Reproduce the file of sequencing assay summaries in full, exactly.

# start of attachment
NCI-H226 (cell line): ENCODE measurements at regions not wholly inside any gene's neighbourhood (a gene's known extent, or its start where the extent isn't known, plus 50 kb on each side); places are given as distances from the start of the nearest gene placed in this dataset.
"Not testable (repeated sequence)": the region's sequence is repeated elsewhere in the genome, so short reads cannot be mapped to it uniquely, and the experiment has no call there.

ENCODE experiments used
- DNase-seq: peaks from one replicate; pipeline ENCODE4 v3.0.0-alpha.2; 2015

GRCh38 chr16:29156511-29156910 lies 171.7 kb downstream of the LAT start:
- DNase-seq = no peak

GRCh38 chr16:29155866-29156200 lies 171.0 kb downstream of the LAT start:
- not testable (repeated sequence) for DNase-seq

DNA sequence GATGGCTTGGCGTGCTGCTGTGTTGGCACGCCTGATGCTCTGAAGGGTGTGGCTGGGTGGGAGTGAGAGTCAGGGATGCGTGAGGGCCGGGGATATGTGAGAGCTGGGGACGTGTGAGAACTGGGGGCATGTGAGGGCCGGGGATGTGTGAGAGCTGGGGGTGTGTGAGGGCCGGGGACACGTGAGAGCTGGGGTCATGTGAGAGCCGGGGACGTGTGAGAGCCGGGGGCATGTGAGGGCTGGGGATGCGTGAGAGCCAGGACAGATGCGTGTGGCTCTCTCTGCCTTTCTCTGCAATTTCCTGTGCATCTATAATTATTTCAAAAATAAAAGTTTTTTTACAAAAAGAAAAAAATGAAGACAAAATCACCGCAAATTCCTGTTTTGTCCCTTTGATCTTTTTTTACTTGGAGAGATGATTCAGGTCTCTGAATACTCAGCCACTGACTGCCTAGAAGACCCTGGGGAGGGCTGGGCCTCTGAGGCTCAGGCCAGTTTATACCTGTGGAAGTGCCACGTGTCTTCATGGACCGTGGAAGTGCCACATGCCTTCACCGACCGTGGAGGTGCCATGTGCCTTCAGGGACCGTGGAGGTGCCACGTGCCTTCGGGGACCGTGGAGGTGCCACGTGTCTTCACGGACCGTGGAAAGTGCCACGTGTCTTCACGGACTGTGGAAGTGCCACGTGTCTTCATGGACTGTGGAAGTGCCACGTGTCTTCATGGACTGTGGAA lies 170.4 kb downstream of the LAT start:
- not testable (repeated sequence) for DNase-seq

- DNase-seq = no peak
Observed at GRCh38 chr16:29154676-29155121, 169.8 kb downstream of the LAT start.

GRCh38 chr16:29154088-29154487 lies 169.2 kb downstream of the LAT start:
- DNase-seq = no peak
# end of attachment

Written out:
NCI-H226 (cell line): ENCODE measurements at regions not wholly inside any gene's neighbourhood (a gene's known extent, or its start where the extent isn't known, plus 50 kb on each side); places are given as distances from the start of the nearest gene placed in this dataset.
"Not testable (repeated sequence)": the region's sequence is repeated elsewhere in the genome, so short reads cannot be mapped to it uniquely, and the experiment has no call there.

ENCODE experiments used
- DNase-seq: peaks from one replicate; pipeline ENCODE4 v3.0.0-alpha.2; 2015

GRCh38 chr16:29156511-29156910 lies 171.7 kb downstream of the LAT start:
- DNase-seq = no peak

GRCh38 chr16:29155866-29156200 lies 171.0 kb downstream of the LAT start:
- not testable (repeated sequence) for DNase-seq

DNA sequence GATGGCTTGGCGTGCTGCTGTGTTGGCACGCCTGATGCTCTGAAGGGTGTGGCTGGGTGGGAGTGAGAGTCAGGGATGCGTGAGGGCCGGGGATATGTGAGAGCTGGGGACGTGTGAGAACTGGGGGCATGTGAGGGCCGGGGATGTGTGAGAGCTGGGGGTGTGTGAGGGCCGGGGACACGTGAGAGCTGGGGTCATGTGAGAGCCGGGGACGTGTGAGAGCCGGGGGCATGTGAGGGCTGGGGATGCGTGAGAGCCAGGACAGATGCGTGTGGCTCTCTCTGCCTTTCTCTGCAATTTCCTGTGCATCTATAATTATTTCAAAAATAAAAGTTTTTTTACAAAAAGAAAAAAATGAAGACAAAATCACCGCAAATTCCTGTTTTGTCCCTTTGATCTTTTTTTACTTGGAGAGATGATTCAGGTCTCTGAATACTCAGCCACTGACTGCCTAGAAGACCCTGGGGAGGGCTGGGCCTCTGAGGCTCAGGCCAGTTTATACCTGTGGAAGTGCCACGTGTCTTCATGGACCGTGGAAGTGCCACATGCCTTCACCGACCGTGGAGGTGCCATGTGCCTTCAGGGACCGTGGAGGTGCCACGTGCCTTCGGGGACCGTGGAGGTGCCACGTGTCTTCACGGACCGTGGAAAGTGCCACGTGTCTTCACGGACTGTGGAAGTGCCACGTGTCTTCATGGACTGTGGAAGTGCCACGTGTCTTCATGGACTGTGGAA lies 170.4 kb downstream of the LAT start:
- not testable (repeated sequence) for DNase-seq

- DNase-seq = no peak
Observed at GRCh38 chr16:29154676-29155121, 169.8 kb downstream of the LAT start.

GRCh38 chr16:29154088-29154487 lies 169.2 kb downstream of the LAT start:
- DNase-seq = no peak